• Live webinars should offer learners something more than the experience offered by pre-recorded videos or lectures. Think carefully about what value can be added by teaching in a live setting. Build in opportunities for students to ask questions and to interact with and learn from each other. 

  • It can be challenging to maintain energy and engagement when talking to a laptop rather than a room full of people. Switching on your webcam at the start of your session, and at intervals throughout, can help to make the session feel less impersonal. Building in time at the start of the session for learners to share and contribute ideas using the chat box can help foster a sense of community and encourage engagement throughout the session. Providing questions or activities beforehand can help students prepare their responses and encourage them to contribute from the start.

  • Build-in space for reflection – you don’t have to be talking the whole time. Individual and group activities are a good way to break up a session, keep users engaged and give yourself time to recharge.

For asynchronous online teaching that focuses on self-directed learning using digital resources

Online learning and teaching provide a wealth of opportunities for flipped, blended and self-directed learning. Live teaching activities are just one strand in a suite of learning resources such as videos, online guides, tutorials and quizzes which learners can work through at their own pace, at a time that suits them. 

The inherent flexibility of online learning, in which learning is not limited to a specific time or place, may improve the student experience and offer greater choice. Flipped and blended learning approaches, where online learning resources complement and build upon live teaching and vice versa have been part of HE for some time, but the current circumstances may prove a catalyst for developing these approaches further, building towards a more holistic, agile learning experience.

The Library provides a wide range of resources to support self-directed learning.

Our services are available via different digital platforms: 

The Information and Digital Literacy Tutorials site houses all our online tutorials.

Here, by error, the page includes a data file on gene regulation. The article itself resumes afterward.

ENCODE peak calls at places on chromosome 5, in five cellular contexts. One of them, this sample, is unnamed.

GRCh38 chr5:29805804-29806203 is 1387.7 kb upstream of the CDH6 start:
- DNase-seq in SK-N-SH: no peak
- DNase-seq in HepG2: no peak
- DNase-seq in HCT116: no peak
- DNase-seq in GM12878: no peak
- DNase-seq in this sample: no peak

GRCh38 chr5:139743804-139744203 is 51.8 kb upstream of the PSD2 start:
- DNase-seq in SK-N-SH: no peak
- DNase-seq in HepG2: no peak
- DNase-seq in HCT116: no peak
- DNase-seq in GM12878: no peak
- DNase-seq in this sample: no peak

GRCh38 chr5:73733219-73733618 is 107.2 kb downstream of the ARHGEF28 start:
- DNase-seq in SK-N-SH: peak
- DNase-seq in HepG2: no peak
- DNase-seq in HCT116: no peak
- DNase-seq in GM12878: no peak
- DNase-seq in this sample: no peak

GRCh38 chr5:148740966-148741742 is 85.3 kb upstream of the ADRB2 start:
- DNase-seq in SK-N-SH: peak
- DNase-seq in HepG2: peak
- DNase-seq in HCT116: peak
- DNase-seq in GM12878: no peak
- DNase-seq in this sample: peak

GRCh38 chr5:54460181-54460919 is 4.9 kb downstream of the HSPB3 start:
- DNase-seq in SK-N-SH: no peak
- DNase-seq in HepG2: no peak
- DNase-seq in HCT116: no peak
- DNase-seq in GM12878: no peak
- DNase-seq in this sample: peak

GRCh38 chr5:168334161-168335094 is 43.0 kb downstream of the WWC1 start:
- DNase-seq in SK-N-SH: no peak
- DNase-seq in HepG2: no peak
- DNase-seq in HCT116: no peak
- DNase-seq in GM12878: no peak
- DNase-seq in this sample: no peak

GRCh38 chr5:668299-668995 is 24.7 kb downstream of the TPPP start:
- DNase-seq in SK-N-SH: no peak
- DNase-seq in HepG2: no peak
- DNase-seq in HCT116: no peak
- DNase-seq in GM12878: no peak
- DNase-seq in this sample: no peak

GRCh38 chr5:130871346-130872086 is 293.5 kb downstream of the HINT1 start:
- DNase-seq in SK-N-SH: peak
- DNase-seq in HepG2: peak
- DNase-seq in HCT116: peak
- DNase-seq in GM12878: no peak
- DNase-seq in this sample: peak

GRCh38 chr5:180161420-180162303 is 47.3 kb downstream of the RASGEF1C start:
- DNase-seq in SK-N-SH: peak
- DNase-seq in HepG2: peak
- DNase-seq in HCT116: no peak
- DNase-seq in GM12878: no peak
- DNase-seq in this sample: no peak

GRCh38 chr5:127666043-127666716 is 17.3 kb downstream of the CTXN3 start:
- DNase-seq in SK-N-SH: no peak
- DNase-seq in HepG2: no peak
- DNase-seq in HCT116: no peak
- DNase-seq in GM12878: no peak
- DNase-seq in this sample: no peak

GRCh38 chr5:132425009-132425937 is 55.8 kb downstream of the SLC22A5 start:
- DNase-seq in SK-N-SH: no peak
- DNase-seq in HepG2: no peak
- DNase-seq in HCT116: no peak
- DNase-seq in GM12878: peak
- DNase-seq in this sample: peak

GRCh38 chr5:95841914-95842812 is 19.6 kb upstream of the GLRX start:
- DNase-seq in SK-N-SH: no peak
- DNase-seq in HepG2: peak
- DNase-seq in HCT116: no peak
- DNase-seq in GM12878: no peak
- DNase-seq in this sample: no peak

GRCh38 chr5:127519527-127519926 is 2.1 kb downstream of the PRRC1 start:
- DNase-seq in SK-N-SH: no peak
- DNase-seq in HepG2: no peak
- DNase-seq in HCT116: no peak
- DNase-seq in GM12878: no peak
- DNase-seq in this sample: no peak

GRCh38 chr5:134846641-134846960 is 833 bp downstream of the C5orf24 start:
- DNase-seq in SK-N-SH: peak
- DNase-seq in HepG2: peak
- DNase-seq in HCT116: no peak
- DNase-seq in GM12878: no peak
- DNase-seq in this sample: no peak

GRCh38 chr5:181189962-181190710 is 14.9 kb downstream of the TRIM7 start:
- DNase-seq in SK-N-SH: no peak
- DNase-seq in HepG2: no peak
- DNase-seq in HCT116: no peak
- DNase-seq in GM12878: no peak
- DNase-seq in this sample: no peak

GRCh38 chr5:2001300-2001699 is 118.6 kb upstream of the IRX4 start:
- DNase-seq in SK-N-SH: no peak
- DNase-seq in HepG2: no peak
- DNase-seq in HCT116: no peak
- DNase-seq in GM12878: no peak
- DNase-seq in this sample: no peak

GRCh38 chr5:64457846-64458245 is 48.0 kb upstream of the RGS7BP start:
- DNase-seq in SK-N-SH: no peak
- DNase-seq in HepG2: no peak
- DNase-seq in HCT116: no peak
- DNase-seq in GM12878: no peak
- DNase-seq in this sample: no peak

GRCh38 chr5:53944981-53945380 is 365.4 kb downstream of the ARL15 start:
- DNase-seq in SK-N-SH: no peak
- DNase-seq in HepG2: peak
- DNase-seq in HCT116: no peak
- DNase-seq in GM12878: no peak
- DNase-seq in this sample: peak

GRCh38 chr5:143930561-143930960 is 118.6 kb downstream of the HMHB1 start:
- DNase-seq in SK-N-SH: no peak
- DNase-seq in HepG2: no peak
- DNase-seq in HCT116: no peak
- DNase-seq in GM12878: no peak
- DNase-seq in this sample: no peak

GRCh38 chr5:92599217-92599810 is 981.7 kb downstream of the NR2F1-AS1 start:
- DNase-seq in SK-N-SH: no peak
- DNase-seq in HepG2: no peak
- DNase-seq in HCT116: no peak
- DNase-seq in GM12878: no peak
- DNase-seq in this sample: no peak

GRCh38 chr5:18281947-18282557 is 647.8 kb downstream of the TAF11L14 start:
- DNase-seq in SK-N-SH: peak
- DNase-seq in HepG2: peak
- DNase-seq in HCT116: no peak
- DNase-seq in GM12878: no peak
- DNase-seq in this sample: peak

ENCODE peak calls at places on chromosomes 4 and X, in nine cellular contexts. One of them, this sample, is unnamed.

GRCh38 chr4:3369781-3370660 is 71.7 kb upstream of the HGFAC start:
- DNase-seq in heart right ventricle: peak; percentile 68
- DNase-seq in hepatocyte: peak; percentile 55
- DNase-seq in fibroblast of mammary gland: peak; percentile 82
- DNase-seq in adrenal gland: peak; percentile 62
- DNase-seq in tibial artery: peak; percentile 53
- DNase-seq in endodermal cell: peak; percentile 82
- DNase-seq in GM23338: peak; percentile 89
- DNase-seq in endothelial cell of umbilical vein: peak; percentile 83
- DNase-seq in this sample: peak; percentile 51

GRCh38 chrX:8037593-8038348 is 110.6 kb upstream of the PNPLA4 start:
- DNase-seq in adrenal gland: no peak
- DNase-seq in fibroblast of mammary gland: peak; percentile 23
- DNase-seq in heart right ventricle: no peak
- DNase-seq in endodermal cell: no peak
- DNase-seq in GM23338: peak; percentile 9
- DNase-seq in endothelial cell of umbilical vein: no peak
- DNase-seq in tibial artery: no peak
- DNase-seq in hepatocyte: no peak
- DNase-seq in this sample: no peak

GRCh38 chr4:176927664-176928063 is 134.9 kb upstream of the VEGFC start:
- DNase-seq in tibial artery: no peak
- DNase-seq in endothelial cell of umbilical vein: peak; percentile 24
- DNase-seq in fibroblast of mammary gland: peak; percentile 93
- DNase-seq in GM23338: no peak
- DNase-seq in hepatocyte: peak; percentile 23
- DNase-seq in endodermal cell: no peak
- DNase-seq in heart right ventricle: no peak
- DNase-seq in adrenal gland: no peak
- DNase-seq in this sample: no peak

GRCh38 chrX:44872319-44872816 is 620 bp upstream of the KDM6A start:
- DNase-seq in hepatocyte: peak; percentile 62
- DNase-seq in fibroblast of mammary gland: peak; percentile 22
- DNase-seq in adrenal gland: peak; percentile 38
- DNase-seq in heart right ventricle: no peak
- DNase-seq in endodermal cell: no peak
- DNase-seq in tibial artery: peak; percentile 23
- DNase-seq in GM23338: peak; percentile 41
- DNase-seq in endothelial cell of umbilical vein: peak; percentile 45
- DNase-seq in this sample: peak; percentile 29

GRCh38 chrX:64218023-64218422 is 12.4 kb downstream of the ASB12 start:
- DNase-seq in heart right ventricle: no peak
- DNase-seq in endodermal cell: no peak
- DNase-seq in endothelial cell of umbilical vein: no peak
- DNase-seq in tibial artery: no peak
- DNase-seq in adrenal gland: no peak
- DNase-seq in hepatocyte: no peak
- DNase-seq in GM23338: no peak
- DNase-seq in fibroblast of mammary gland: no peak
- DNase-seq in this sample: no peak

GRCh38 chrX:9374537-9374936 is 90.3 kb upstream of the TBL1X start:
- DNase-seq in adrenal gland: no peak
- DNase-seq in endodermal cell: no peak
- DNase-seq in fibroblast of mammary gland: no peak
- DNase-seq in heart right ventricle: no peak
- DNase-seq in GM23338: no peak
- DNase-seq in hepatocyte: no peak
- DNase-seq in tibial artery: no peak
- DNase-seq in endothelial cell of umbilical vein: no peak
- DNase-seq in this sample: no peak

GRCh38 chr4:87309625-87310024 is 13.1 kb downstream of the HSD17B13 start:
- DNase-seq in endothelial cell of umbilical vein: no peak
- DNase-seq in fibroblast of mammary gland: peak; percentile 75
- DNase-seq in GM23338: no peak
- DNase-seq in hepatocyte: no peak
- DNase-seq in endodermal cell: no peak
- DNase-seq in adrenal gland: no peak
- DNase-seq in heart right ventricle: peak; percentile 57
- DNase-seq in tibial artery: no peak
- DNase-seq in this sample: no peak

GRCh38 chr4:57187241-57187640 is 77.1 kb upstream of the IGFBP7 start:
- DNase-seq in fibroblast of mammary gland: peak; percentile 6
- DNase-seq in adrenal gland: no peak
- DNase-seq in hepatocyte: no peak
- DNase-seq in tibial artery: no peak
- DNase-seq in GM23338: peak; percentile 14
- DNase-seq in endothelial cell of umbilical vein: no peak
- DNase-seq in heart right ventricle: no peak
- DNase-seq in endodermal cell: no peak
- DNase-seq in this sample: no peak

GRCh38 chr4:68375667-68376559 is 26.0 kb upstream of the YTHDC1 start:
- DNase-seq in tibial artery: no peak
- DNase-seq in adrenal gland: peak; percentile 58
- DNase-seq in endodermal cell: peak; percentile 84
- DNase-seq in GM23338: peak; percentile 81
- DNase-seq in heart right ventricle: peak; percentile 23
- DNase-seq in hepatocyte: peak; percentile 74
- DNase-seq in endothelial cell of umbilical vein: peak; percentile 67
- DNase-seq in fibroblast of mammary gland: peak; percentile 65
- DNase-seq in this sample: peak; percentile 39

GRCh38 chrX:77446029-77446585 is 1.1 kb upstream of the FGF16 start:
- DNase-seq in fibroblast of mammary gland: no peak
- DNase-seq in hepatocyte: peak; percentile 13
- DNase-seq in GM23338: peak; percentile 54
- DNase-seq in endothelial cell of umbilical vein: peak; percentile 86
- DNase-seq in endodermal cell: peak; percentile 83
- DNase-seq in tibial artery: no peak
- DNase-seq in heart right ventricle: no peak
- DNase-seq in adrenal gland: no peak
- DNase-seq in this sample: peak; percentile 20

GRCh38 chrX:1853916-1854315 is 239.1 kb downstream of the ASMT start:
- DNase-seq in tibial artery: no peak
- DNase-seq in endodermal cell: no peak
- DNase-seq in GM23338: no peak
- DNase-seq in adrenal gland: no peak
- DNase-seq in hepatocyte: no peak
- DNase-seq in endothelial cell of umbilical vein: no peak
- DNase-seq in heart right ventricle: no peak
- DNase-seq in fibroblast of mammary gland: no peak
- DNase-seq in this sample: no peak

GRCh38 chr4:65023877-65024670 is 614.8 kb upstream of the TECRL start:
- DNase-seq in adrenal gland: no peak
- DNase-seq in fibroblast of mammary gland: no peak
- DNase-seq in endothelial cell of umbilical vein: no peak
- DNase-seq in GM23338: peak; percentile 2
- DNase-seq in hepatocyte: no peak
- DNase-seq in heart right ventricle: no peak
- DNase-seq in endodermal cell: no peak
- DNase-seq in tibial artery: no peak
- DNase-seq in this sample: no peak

The Information and Digital Literacy Kaltura channel hosts our videos.

The Library Subject Guides lists subject-specific academic tools and resources.

The Resource Lists link to course materials recommended by teaching staff.

We were ready to deal with the consequences of the Covid-19 pandemic and focus on the digital delivery of services to students and staff. In fact, it didn’t seem to make a big difference to the way we were already working. There was certainly an increase of the pace of production of our digital resources which we were ready to face thanks to our flexibility.

Conclusions

What we’ve learned this year will probably change how we do things forever. Taking the time to reflect has enabled us to identify the things we want to keep and how we want to change as we move towards a return to face to face teaching.

Ultimately, blended, and even more, hybrid teaching and learning is here to stay. Not only out of necessity but for the intrinsic positive aspects that it brings to the whole student experience, especially in the enhancing of student agency:

“hybrid learning …  students themselves have a greater degree of choice as to how they engage with their learning and can move between onsite and remote delivery seamlessly”. (Jisc, 2020)

Caterina Sciamanna – Digital Skills Advisor

Oliver Allchin – Liaison Librarian for Science

References

Joint Information Systems Committee [Jisc]. (2020). Developing blended learning approaches. Retrieved August, 26, 2020, from https://www.jisc.ac.uk/guides/creating-blended-learning-content#

The Quality Assurance Agency [QAA]. (2020). Building a Taxonomy for Digital Learning. Retrieved August, 26, 2020, from https://www.qaa.ac.uk/docs/qaa/guidance/building-a-taxonomy-for-digital-learning.pdf

For more like this, head to the Student Learning blog pages!

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Email: library@sheffield.ac.uk

Phone: +44 114 222 7200